TOKYO (Reuters) - Crude oil prices rose by around 1 per cent on Thursday after Saudi Arabia and its Gulf Arab allies began a military operation in Yemen, including airstrikes.
The operation, against Houthi rebels who have driven the president from the country's capital, could stoke concerns about the security of oil shipments from the Middle East.
Analysts had earlier said they were worried a proxy war might break out on the Arabian peninsula, home to the world's biggest oil fields, if the conflict drew in Saudi Arabia and rival Iran.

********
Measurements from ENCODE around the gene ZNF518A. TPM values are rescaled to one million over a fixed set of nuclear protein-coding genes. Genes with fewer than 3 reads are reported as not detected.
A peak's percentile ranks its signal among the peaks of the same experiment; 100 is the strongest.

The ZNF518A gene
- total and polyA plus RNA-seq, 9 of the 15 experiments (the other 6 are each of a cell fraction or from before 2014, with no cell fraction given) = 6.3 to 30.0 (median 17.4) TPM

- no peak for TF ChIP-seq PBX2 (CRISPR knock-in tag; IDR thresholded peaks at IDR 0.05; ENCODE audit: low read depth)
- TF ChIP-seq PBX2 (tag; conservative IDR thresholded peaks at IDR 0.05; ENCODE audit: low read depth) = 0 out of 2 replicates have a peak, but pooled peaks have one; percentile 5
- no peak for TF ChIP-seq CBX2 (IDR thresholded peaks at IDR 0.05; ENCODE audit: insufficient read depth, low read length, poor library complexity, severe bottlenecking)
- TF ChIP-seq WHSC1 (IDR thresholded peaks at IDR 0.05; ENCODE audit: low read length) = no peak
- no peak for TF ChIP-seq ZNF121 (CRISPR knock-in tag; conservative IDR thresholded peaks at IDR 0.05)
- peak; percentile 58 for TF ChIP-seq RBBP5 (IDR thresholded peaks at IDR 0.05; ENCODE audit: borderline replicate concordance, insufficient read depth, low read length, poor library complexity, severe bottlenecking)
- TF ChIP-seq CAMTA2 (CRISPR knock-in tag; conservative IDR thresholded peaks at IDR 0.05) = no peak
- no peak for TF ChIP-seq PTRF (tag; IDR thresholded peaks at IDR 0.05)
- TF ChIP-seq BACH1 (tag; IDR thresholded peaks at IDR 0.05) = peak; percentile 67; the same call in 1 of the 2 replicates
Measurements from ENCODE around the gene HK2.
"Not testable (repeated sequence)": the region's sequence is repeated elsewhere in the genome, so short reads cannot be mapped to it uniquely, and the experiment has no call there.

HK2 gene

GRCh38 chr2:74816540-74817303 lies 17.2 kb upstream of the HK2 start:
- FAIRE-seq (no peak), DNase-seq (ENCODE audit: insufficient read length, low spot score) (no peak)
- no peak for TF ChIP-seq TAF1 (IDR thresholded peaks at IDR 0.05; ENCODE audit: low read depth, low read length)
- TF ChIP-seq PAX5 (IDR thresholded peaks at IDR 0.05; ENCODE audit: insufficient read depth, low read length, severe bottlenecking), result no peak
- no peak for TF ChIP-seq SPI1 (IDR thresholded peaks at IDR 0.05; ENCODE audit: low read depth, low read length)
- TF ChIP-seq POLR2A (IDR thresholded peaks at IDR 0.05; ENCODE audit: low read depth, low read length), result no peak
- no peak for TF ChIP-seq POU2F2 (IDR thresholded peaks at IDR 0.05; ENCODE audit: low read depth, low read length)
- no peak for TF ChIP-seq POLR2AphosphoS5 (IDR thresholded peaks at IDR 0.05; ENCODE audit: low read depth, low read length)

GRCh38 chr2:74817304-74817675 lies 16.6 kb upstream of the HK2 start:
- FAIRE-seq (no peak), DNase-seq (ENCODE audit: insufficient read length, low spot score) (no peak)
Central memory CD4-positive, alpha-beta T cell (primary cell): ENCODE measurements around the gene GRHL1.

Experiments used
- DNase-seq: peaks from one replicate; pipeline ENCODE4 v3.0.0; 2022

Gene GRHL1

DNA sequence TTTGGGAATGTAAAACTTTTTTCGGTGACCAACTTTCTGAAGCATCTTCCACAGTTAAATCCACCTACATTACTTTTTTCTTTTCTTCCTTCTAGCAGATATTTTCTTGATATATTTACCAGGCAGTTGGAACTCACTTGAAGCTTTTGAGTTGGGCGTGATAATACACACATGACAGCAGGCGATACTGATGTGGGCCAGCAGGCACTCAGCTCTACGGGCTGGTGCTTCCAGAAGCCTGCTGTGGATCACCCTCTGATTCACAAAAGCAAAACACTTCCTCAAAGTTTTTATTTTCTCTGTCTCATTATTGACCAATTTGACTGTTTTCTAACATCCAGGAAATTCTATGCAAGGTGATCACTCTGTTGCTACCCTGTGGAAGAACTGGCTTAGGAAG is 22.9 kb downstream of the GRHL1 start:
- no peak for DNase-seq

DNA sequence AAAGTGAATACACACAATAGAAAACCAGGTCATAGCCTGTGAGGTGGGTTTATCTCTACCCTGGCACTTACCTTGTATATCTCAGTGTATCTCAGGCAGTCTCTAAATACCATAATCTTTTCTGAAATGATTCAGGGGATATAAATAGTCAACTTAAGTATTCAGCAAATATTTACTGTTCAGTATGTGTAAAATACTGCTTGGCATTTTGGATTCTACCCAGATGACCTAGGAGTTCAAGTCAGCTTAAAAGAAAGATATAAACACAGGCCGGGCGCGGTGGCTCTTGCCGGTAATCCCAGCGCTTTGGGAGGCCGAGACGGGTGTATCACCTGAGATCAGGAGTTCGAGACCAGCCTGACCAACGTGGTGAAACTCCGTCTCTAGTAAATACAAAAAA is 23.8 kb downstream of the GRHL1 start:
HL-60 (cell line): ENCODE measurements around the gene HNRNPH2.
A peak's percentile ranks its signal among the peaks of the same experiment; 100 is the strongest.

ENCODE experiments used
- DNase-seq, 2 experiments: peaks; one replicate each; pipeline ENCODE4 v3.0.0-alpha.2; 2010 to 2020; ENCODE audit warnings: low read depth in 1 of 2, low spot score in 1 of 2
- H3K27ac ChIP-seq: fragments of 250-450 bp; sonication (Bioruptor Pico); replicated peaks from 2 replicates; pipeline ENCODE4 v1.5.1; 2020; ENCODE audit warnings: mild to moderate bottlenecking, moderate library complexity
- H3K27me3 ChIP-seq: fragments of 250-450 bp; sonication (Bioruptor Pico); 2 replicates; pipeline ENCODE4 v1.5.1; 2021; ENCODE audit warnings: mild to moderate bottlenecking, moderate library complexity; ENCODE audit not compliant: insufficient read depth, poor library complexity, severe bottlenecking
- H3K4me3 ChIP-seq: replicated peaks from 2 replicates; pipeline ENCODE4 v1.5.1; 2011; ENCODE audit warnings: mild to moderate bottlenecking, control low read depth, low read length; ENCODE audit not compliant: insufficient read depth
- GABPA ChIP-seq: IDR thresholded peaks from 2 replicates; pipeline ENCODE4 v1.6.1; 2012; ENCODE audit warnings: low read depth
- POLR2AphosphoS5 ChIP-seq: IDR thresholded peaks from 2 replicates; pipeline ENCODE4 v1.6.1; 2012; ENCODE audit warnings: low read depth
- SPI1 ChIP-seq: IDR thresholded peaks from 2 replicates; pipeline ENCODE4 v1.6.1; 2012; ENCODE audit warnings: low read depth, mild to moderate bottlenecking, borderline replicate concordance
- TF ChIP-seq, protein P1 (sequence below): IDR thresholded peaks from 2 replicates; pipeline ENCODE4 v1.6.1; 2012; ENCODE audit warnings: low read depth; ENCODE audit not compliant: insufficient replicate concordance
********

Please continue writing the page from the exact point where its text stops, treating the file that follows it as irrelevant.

Brent futures for May delivery had climbed just over 1 per cent, or 62 cents, to US$57.10 a barrel by 0106 GMT, after rising as high as US$57.25 in earlier trade.
U.S. crude for May delivery was up 50 cents at US$49.72 a barrel, after trading as high as US$49.90.
Saudi Arabia announced on Wednesday it had launched military operations in Yemen, carrying out air strikes in coordination with a 10-country coalition seeking to beat back Houthi militia forces besieging the southern city of Aden where President Abd-Rabbu Mansour Hadi had taken refuge.